3. Attitudes and perceptions among disabled and non-disabled peopleOne of the key Activity Trap recommendations was to increase positive news stories about disabled people being active. This had two purposes. The explicit reason was to relieve the ‘fear factor’ among disabled people of being active. However, we also wanted to challenge media portrayals of disabled people being either ‘superheroes’ or ‘scroungers’. Our Media Report released in 2016 highlighted the mixed feedback respondents had about words such as ‘victim’ and ‘superhero’ being used.
From July to August, we ran the first phase of our Who says? campaign. This built on our ‘Taking part with disabled people’ report and explored non-disabled people’s attitudes towards inclusive activity.
The findings show a lack of understanding could be causing long-lasting barriers for disabled people, leading to inactivity.
The campaign sought to challenge perceptions among both non-disabled and disabled people. This aimed to encourage an environment in which everyone feels comfortable and supported in being active.
Campaign highlights included support from West Midlands and Liverpool City Region Metro Mayors Andy Street and Steve Rotheram. Comedian, Last Leg presenter and amputee rugby league player Adam Hills also supported the campaign. Watch the video below.
Plus, Paralympian Jonnie Peacock gave us a shout out at the Superhero Tri event. Head over to our YouTube page to watch the collection of our #WhoSays videos.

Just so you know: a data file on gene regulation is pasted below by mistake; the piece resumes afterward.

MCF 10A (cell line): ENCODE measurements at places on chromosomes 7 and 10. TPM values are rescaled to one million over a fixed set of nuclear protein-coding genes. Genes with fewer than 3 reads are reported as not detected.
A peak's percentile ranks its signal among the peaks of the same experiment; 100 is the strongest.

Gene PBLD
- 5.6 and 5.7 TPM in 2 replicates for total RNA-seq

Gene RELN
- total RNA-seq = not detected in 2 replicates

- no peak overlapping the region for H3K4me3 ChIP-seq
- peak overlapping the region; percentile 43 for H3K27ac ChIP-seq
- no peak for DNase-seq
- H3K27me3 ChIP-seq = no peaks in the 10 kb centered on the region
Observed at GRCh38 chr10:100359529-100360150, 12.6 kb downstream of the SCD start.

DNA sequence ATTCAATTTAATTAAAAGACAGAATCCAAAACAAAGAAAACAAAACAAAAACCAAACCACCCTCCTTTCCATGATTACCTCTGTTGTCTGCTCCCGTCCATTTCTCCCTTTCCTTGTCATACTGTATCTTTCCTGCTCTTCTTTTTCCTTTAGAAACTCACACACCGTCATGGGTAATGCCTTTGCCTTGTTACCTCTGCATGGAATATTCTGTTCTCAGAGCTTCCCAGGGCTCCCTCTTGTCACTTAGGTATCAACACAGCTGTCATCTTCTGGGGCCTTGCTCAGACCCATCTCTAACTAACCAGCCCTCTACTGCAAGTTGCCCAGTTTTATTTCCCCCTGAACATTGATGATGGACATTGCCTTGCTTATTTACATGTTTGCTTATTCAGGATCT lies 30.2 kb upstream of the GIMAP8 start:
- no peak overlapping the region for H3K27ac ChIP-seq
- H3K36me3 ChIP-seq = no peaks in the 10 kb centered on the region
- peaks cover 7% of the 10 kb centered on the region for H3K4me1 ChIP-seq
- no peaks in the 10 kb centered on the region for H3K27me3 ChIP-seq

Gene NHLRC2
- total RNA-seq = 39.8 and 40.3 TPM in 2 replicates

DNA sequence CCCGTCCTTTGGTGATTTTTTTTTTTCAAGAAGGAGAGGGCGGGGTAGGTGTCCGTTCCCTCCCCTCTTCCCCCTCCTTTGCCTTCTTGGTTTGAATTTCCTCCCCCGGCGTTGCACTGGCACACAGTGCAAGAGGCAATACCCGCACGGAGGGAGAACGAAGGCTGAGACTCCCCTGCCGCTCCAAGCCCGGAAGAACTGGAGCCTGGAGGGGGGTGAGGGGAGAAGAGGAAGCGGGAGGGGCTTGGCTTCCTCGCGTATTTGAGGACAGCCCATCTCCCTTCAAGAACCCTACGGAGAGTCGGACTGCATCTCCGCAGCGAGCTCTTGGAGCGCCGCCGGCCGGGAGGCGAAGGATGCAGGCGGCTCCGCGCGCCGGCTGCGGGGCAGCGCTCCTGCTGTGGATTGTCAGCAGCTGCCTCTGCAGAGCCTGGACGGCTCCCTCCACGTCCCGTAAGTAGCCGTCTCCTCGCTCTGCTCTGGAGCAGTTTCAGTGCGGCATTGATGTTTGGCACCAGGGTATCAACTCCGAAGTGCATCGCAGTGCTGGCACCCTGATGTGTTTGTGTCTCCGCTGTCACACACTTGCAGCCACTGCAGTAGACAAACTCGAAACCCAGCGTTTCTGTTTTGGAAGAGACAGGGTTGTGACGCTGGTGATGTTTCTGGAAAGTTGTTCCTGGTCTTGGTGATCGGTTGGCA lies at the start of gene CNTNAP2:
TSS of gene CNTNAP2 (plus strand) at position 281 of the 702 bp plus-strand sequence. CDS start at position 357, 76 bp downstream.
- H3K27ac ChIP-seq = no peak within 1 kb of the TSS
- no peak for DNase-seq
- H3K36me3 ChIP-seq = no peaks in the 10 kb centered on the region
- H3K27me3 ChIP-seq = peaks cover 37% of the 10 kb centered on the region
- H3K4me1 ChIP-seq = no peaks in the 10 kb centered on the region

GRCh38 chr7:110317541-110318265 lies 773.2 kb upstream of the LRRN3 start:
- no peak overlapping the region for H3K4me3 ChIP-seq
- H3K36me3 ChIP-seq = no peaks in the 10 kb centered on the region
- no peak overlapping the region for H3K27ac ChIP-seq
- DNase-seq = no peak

Wider work and next steps
These recommendations had significant challenges attached to them and many were outside of our traditional areas of work. However, alongside partners, we are determined to provide leadership in this area. To do this, we are engaging with experts in the welfare system and disabled people’s wider lives beyond activity.
Our work with Include Me West Midlands gives us a chance to address some of the findings at a regional level. With local and regional government on board, we can trial out initiatives and scale up the ones that have impact. However, national welfare policy and process remains a key focus and changes at this level are needed.
In November 2019, we will be presenting the findings to the Disability Benefits Consortium. This is the most significant policy forum for charities and the third sector relating to disability benefits. It provides further opportunity to present a consistent, collaborative and united front for change.
We are making progress but there is significant work to do. We are determined to encourage a system that supports all disabled people to be as active as they can and want to be.
By Elliott Johnson, Research and Insight Manager for Activity Alliance
Please go to The Activity Trap research page to download the research report, and full list of recommendations.